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How and why to study autophagy in Drosophila: it's more than just a garbage chute.

Nagy P, Varga Á, Kovács AL, Takáts S, Juhász G - Methods (2014)

Bottom Line: This way, autophagy contributes to the homeodynamic turnover of proteins, lipids, nucleic acids, glycogen, and even whole organelles.Autophagic activity is increased by adverse conditions such as nutrient limitation, growth factor withdrawal and oxidative stress, and it generally protects cells and organisms to promote their survival.Here we discuss the different microscopy-based, biochemical and genetic methods currently available to study autophagy in various tissues of the popular model Drosophila.

View Article: PubMed Central - PubMed

Affiliation: Department of Anatomy, Cell and Developmental Biology, Eötvös Loránd University, Pázmány s. 1/C. 6.520, Budapest H-1117, Hungary.

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Related in: MedlinePlus

The process and molecular mechanisms of autophagy. The sequential and coordinated action of Atg protein complexes mediates the formation of phagophores and double-membrane autophagosomes. Fusion of autophagosomes with lysosomes (or with late endosomes) requires a Syntaxin 17-containing SNARE complex and the HOPS tethering complex. Autophagic cargo is degraded in autolysosomes, which is followed by recycling of degradation products in synthetic and energy producing pathways.
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f0005: The process and molecular mechanisms of autophagy. The sequential and coordinated action of Atg protein complexes mediates the formation of phagophores and double-membrane autophagosomes. Fusion of autophagosomes with lysosomes (or with late endosomes) requires a Syntaxin 17-containing SNARE complex and the HOPS tethering complex. Autophagic cargo is degraded in autolysosomes, which is followed by recycling of degradation products in synthetic and energy producing pathways.

Mentions: Eukaryotic cells can deliver portions of their own cytoplasm (including organelles and protein aggregates) for lysosomal degradation in several ways [1]. Macroautophagy (hereafter simply referred to as autophagy) is the best studied and probably most abundant of these routes. Three main steps can be distinguished during this vesicular transport process (Fig. 1). First, a phagophore cistern (also known as the isolation membrane) forms and engulfs cytoplasmic cargo into a double-membrane vesicle called autophagosome. Second, the autophagosome fuses with a lysosome (or late endosome) to give rise to an autolysosome (or amphisome). Third, contents delivered for degradation are broken down by acidic hydrolases within the autolysosome, and the resulting monomers are recycled for biosynthesis and energy production.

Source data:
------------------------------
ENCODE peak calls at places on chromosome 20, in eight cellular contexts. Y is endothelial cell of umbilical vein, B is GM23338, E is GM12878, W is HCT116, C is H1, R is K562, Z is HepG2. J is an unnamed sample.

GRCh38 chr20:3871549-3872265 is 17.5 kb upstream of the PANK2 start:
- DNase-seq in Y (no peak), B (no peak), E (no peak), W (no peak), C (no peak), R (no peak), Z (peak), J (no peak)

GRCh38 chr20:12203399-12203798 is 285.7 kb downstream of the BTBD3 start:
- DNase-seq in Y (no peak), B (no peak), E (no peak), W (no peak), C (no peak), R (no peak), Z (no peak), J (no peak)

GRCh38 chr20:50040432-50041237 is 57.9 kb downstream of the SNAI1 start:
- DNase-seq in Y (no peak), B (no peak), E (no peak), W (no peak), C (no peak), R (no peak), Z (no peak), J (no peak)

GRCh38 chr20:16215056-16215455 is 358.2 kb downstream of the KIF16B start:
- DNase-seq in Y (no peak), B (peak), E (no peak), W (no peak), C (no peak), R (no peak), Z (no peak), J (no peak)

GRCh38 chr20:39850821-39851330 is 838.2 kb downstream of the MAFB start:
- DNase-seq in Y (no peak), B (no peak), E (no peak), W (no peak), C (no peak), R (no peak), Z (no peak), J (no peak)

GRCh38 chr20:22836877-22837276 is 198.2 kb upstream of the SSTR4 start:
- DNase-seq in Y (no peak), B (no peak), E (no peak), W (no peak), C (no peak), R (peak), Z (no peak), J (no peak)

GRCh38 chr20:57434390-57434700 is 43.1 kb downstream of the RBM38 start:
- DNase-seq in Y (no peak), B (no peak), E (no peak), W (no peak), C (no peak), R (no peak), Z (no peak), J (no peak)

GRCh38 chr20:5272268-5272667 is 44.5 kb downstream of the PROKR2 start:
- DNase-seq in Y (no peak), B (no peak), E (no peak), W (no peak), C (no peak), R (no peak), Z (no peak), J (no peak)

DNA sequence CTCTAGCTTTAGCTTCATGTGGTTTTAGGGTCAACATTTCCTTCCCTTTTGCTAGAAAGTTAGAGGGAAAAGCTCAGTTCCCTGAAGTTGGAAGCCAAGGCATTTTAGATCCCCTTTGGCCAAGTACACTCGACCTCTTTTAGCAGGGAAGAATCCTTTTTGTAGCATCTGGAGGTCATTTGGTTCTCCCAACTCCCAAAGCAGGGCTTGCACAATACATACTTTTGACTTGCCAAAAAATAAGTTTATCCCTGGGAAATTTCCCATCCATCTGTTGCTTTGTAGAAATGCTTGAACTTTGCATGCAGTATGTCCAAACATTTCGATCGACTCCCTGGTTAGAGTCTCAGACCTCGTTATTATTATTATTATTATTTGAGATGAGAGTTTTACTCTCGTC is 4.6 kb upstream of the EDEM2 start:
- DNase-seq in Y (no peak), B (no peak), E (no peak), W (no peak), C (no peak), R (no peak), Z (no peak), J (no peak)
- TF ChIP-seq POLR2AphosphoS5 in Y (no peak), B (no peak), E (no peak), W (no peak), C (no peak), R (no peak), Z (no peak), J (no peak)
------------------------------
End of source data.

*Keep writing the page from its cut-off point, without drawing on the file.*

How and why to study autophagy in Drosophila: it's more than just a garbage chute.

Nagy P, Varga Á, Kovács AL, Takáts S, Juhász G - Methods (2014)

The process and molecular mechanisms of autophagy. The sequential and coordinated action of Atg protein complexes mediates the formation of phagophores and double-membrane autophagosomes. Fusion of autophagosomes with lysosomes (or with late endosomes) requires a Syntaxin 17-containing SNARE complex and the HOPS tethering complex. Autophagic cargo is degraded in autolysosomes, which is followed by recycling of degradation products in synthetic and energy producing pathways.
© Copyright Policy - CC BY
Related In: Results  -  Collection

License
Show All Figures
getmorefigures.php?uid=PMC4358840&req=5

f0005: The process and molecular mechanisms of autophagy. The sequential and coordinated action of Atg protein complexes mediates the formation of phagophores and double-membrane autophagosomes. Fusion of autophagosomes with lysosomes (or with late endosomes) requires a Syntaxin 17-containing SNARE complex and the HOPS tethering complex. Autophagic cargo is degraded in autolysosomes, which is followed by recycling of degradation products in synthetic and energy producing pathways.
Mentions: Eukaryotic cells can deliver portions of their own cytoplasm (including organelles and protein aggregates) for lysosomal degradation in several ways [1]. Macroautophagy (hereafter simply referred to as autophagy) is the best studied and probably most abundant of these routes. Three main steps can be distinguished during this vesicular transport process (Fig. 1). First, a phagophore cistern (also known as the isolation membrane) forms and engulfs cytoplasmic cargo into a double-membrane vesicle called autophagosome. Second, the autophagosome fuses with a lysosome (or late endosome) to give rise to an autolysosome (or amphisome). Third, contents delivered for degradation are broken down by acidic hydrolases within the autolysosome, and the resulting monomers are recycled for biosynthesis and energy production.

Bottom Line: This way, autophagy contributes to the homeodynamic turnover of proteins, lipids, nucleic acids, glycogen, and even whole organelles.Autophagic activity is increased by adverse conditions such as nutrient limitation, growth factor withdrawal and oxidative stress, and it generally protects cells and organisms to promote their survival.Here we discuss the different microscopy-based, biochemical and genetic methods currently available to study autophagy in various tissues of the popular model Drosophila.

View Article: PubMed Central - PubMed

Affiliation: Department of Anatomy, Cell and Developmental Biology, Eötvös Loránd University, Pázmány s. 1/C. 6.520, Budapest H-1117, Hungary.

Show MeSH
Related in: MedlinePlus